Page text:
Most companies will have a section in their handbook that explains the company’s right to suspend an employee when carrying out an investigation into alleged misconduct. However, the recent case of Agoreyo v London Borough of Lambeth shows why it is important to think carefully before issuing a suspension, whatever the allegation.
Ms Agoreyo, a teacher, was accused of three instances of using unreasonable force towards two children in her class, who were known to exhibit challenging behaviour. The Head Teacher investigated at least two of the allegations and the allegations weren’t upheld. Agoreyo was however, then suspended by the executive head.
Agoreyo received a letter stating that the suspension was a ‘neutral act’ and not a disciplinary sanction. It also indicated that the purpose of the suspension was to allow an investigation to be conducted fairly.
A claim was brought before the county court for damages for breach of contract, arguing that, in suspending Agoreyo, the council had breached the implied term of mutual trust and confidence. Although the claim was initially unsuccessful, Agoreyo won her case on appeal and the High Court made the following criticisms of the council’s handling of the case:
- Agoreyo was not asked for her version of events before suspension.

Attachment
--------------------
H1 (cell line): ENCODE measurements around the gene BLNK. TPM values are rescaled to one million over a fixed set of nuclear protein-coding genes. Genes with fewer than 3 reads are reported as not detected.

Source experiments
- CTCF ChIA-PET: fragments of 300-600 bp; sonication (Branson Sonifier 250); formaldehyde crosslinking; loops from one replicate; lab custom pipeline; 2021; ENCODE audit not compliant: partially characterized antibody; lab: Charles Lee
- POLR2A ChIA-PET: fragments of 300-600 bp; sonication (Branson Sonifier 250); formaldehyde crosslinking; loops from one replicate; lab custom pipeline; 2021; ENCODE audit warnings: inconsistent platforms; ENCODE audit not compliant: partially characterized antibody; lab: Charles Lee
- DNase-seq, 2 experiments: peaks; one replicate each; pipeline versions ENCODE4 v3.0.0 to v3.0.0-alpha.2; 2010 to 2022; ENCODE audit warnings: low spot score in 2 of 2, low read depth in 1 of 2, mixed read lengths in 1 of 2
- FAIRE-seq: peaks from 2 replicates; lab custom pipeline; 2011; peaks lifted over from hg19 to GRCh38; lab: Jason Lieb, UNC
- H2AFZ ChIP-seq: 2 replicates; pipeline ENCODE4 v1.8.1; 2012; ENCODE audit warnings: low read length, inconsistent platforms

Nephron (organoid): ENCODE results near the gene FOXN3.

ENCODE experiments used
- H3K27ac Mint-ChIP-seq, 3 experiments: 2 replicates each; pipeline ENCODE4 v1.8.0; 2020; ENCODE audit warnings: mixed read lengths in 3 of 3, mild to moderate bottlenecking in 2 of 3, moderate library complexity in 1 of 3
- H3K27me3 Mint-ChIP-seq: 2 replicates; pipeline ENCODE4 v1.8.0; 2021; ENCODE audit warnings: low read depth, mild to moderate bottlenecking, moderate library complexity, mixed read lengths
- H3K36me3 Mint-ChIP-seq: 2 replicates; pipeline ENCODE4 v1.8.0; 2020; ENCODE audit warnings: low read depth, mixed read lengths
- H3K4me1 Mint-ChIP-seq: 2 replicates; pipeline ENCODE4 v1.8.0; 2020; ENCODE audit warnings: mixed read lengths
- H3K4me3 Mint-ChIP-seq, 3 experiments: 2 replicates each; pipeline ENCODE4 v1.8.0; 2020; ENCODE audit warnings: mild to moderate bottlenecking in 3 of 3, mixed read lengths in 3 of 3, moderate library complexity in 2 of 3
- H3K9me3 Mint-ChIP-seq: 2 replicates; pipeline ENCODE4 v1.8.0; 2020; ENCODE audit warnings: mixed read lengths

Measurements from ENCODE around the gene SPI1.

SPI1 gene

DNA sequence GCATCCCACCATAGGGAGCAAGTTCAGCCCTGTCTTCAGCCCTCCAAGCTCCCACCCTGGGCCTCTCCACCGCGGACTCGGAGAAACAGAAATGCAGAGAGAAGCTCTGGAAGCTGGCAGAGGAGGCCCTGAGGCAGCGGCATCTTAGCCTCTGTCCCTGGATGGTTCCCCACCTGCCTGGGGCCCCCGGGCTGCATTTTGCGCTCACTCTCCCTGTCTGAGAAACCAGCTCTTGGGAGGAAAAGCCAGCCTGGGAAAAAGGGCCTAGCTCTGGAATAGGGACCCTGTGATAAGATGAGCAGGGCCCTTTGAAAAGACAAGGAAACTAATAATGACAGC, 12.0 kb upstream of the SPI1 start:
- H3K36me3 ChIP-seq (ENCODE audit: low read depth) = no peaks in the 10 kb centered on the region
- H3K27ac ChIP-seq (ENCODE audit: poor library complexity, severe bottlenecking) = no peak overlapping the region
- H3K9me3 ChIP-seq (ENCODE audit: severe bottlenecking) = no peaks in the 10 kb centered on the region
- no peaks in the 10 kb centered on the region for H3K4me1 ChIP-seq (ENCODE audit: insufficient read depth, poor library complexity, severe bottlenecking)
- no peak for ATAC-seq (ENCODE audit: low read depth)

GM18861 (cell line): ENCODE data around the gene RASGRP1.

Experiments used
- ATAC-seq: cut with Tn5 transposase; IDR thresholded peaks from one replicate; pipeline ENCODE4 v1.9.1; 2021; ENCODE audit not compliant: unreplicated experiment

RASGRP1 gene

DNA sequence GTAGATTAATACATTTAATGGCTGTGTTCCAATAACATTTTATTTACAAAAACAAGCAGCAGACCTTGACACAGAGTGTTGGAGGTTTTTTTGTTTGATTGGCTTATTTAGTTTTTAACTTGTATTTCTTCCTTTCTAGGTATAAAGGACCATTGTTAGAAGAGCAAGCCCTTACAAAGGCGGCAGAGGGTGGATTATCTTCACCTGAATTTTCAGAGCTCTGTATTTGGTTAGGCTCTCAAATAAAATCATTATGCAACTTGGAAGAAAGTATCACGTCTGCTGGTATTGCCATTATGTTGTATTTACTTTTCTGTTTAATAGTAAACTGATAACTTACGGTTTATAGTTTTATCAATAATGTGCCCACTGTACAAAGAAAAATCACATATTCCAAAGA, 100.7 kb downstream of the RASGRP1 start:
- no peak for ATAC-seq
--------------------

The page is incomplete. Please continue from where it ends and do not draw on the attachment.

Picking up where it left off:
- The head teacher’s initial investigation, which concluded that unreasonable force wasn’t used, was overlooked.
- No alternatives to suspension were considered.
- No explanation was given as to why an investigation could not be carried out fairly without Agoreyo being suspended.
As a result, the High Court held that Agoreyo’s suspension was unnecessary and therefore breached the implied term of mutual trust and confidence. It confirmed the view expressed in previous cases that suspension is not a neutral act and should not be considered a ‘routine response’ to the need to investigate.
What to Learn from this case?
In light of this case, employers should think carefully before suspension, and not use it routinely when it comes to a disciplinary procedure. Employees can mitigate this risk by ensuring the following points are considered in deciding whether or not suspension is necessary:
- Would the employee’s presence impede an investigation?
- Is there a risk of the employee interfering with witnesses or evidence?
- Is there a risk to the safety of other staff, customers, suppliers or service users?
- Are there suitable alternatives?
- Is suspension reasonable in the circumstances?
There will still be cases where suspension is necessary however, employers should exercise caution to ensure that it is not the routine, but when used must be a necessary part of that particular disciplinary procedure.
Employers can also minimise risk by ensuring the letter of suspension explains why it is necessary, so it is clear that the decision has been carefully thought through. It is no longer acceptable to state that the suspension implies no criticism of the employee.
To talk to our HR Consultancy Team about your disciplinary procedures or about any other employment issues, please contact us on 01302 341 344.
By Kris Kerins BSc (Hons) PGC (Tech Mgmt) – Risk Services Adviser